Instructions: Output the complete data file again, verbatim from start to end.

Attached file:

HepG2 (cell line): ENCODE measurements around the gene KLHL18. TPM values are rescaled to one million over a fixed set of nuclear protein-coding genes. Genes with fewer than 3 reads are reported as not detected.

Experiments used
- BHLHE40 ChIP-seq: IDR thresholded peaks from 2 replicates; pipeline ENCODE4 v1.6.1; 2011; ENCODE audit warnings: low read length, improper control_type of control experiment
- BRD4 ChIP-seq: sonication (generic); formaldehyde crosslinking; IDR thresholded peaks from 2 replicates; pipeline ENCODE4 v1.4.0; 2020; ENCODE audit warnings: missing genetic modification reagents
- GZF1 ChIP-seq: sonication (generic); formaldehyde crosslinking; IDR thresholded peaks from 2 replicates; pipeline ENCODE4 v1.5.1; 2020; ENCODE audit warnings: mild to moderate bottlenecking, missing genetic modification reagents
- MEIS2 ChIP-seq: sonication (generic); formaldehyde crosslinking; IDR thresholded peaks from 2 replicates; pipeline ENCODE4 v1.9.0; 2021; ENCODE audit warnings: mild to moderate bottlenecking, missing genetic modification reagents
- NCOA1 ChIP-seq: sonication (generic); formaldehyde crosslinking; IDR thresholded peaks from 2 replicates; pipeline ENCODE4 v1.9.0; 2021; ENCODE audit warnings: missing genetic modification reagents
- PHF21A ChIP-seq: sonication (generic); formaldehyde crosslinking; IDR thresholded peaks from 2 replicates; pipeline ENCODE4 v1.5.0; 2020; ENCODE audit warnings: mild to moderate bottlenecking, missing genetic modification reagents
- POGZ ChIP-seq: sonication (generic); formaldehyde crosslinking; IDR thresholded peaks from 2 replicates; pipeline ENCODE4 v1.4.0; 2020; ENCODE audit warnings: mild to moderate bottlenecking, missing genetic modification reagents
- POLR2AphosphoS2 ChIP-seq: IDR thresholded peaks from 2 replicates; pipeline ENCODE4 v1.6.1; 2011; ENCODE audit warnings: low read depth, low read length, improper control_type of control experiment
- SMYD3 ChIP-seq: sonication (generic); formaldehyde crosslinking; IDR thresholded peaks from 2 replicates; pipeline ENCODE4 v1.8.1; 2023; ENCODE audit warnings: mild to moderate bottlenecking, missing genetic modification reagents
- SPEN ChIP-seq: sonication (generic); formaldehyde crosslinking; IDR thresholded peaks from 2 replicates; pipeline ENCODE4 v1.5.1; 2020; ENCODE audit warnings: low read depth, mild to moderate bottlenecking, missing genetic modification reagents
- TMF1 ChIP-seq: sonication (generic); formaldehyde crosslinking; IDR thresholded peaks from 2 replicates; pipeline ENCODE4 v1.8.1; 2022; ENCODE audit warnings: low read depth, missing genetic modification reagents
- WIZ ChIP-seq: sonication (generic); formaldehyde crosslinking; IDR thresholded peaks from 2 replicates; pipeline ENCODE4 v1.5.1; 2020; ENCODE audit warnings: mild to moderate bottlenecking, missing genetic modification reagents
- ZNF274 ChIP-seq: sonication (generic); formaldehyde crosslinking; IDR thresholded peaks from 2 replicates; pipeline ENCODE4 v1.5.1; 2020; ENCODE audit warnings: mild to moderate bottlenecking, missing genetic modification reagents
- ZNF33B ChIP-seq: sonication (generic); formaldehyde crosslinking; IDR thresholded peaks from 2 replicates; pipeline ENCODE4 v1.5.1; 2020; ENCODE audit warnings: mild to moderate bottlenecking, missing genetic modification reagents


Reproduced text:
HepG2 (cell line): ENCODE measurements around the gene KLHL18. TPM values are rescaled to one million over a fixed set of nuclear protein-coding genes. Genes with fewer than 3 reads are reported as not detected.

Experiments used
- BHLHE40 ChIP-seq: IDR thresholded peaks from 2 replicates; pipeline ENCODE4 v1.6.1; 2011; ENCODE audit warnings: low read length, improper control_type of control experiment
- BRD4 ChIP-seq: sonication (generic); formaldehyde crosslinking; IDR thresholded peaks from 2 replicates; pipeline ENCODE4 v1.4.0; 2020; ENCODE audit warnings: missing genetic modification reagents
- GZF1 ChIP-seq: sonication (generic); formaldehyde crosslinking; IDR thresholded peaks from 2 replicates; pipeline ENCODE4 v1.5.1; 2020; ENCODE audit warnings: mild to moderate bottlenecking, missing genetic modification reagents
- MEIS2 ChIP-seq: sonication (generic); formaldehyde crosslinking; IDR thresholded peaks from 2 replicates; pipeline ENCODE4 v1.9.0; 2021; ENCODE audit warnings: mild to moderate bottlenecking, missing genetic modification reagents
- NCOA1 ChIP-seq: sonication (generic); formaldehyde crosslinking; IDR thresholded peaks from 2 replicates; pipeline ENCODE4 v1.9.0; 2021; ENCODE audit warnings: missing genetic modification reagents
- PHF21A ChIP-seq: sonication (generic); formaldehyde crosslinking; IDR thresholded peaks from 2 replicates; pipeline ENCODE4 v1.5.0; 2020; ENCODE audit warnings: mild to moderate bottlenecking, missing genetic modification reagents
- POGZ ChIP-seq: sonication (generic); formaldehyde crosslinking; IDR thresholded peaks from 2 replicates; pipeline ENCODE4 v1.4.0; 2020; ENCODE audit warnings: mild to moderate bottlenecking, missing genetic modification reagents
- POLR2AphosphoS2 ChIP-seq: IDR thresholded peaks from 2 replicates; pipeline ENCODE4 v1.6.1; 2011; ENCODE audit warnings: low read depth, low read length, improper control_type of control experiment
- SMYD3 ChIP-seq: sonication (generic); formaldehyde crosslinking; IDR thresholded peaks from 2 replicates; pipeline ENCODE4 v1.8.1; 2023; ENCODE audit warnings: mild to moderate bottlenecking, missing genetic modification reagents
- SPEN ChIP-seq: sonication (generic); formaldehyde crosslinking; IDR thresholded peaks from 2 replicates; pipeline ENCODE4 v1.5.1; 2020; ENCODE audit warnings: low read depth, mild to moderate bottlenecking, missing genetic modification reagents
- TMF1 ChIP-seq: sonication (generic); formaldehyde crosslinking; IDR thresholded peaks from 2 replicates; pipeline ENCODE4 v1.8.1; 2022; ENCODE audit warnings: low read depth, missing genetic modification reagents
- WIZ ChIP-seq: sonication (generic); formaldehyde crosslinking; IDR thresholded peaks from 2 replicates; pipeline ENCODE4 v1.5.1; 2020; ENCODE audit warnings: mild to moderate bottlenecking, missing genetic modification reagents
- ZNF274 ChIP-seq: sonication (generic); formaldehyde crosslinking; IDR thresholded peaks from 2 replicates; pipeline ENCODE4 v1.5.1; 2020; ENCODE audit warnings: mild to moderate bottlenecking, missing genetic modification reagents
- ZNF33B ChIP-seq: sonication (generic); formaldehyde crosslinking; IDR thresholded peaks from 2 replicates; pipeline ENCODE4 v1.5.1; 2020; ENCODE audit warnings: mild to moderate bottlenecking, missing genetic modification reagents